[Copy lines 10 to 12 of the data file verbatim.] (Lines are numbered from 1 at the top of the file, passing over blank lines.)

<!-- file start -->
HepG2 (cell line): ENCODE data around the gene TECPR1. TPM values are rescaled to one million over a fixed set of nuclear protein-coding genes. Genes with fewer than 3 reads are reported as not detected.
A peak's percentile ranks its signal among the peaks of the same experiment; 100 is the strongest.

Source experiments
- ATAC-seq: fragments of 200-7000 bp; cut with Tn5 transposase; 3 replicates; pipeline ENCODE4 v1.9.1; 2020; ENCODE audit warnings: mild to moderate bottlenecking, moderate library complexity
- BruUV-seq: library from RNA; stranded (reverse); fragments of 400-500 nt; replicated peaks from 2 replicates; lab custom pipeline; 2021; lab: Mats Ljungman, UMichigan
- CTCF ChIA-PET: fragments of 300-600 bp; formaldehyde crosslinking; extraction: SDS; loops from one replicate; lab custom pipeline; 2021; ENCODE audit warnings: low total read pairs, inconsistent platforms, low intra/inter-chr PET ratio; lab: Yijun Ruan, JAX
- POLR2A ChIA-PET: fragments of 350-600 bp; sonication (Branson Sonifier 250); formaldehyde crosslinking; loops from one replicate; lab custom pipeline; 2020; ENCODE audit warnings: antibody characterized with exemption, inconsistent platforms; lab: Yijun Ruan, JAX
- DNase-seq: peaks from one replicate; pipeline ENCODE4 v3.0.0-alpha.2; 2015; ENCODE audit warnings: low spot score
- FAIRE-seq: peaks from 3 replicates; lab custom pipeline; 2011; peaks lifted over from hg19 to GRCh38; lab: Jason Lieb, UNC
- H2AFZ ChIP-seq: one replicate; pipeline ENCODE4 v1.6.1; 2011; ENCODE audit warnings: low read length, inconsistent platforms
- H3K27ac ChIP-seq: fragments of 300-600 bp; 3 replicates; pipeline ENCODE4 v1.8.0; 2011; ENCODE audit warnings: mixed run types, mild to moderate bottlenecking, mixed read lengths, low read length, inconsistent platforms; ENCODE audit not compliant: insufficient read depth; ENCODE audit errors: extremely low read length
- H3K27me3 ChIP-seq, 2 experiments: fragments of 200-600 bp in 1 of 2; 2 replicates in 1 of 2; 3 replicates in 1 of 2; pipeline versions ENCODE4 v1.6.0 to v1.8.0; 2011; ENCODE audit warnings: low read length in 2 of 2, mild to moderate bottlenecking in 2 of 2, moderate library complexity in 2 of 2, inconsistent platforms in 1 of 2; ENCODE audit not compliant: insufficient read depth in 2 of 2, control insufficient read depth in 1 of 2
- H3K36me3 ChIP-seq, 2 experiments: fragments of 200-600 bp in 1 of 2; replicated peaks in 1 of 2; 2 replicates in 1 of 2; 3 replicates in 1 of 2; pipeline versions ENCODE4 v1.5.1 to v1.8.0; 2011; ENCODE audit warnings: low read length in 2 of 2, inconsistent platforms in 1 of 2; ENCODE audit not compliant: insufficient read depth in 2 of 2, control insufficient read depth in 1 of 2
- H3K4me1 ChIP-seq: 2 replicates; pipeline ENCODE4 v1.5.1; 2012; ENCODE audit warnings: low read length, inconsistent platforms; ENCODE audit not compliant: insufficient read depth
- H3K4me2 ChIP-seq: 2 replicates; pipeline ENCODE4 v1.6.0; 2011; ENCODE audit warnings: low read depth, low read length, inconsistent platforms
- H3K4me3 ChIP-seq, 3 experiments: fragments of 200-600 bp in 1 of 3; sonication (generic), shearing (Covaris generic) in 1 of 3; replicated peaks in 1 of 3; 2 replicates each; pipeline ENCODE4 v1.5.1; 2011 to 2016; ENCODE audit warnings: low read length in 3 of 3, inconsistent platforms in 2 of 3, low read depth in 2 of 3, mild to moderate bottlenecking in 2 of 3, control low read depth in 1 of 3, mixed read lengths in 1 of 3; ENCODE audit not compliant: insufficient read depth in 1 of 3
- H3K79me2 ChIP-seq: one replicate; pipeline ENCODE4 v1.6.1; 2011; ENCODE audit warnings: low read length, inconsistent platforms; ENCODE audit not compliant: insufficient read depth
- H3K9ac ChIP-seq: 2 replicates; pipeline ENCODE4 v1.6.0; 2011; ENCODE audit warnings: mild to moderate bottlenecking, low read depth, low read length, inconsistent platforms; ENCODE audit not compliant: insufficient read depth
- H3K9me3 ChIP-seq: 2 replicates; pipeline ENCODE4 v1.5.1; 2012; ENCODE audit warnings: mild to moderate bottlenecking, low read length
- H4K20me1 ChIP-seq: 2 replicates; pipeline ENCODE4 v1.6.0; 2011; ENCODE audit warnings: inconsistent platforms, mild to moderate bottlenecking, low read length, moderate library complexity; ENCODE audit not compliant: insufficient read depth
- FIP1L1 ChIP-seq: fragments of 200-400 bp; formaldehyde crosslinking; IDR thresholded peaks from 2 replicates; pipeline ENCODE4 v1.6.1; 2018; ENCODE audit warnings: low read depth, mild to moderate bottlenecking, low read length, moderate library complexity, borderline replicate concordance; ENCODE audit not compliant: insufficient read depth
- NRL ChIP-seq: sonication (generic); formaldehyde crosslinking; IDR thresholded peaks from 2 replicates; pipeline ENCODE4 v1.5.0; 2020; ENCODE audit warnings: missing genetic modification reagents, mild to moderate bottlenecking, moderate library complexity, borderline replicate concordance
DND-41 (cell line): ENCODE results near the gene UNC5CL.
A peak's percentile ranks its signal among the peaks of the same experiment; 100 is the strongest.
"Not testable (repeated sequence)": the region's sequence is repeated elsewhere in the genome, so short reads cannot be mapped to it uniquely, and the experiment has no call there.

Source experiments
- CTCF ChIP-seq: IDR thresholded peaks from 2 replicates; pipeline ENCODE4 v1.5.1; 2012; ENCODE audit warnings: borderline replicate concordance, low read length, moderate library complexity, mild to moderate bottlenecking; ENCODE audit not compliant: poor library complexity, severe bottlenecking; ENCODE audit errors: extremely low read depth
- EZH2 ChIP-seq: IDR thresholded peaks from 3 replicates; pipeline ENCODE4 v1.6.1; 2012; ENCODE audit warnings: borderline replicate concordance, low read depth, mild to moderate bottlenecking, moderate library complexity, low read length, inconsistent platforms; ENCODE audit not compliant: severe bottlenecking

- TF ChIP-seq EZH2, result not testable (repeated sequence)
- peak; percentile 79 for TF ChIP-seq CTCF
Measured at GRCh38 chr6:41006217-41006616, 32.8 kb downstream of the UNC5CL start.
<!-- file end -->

- H2AFZ ChIP-seq: one replicate; pipeline ENCODE4 v1.6.1; 2011; ENCODE audit warnings: low read length, inconsistent platforms
- H3K27ac ChIP-seq: fragments of 300-600 bp; 3 replicates; pipeline ENCODE4 v1.8.0; 2011; ENCODE audit warnings: mixed run types, mild to moderate bottlenecking, mixed read lengths, low read length, inconsistent platforms; ENCODE audit not compliant: insufficient read depth; ENCODE audit errors: extremely low read length
- H3K27me3 ChIP-seq, 2 experiments: fragments of 200-600 bp in 1 of 2; 2 replicates in 1 of 2; 3 replicates in 1 of 2; pipeline versions ENCODE4 v1.6.0 to v1.8.0; 2011; ENCODE audit warnings: low read length in 2 of 2, mild to moderate bottlenecking in 2 of 2, moderate library complexity in 2 of 2, inconsistent platforms in 1 of 2; ENCODE audit not compliant: insufficient read depth in 2 of 2, control insufficient read depth in 1 of 2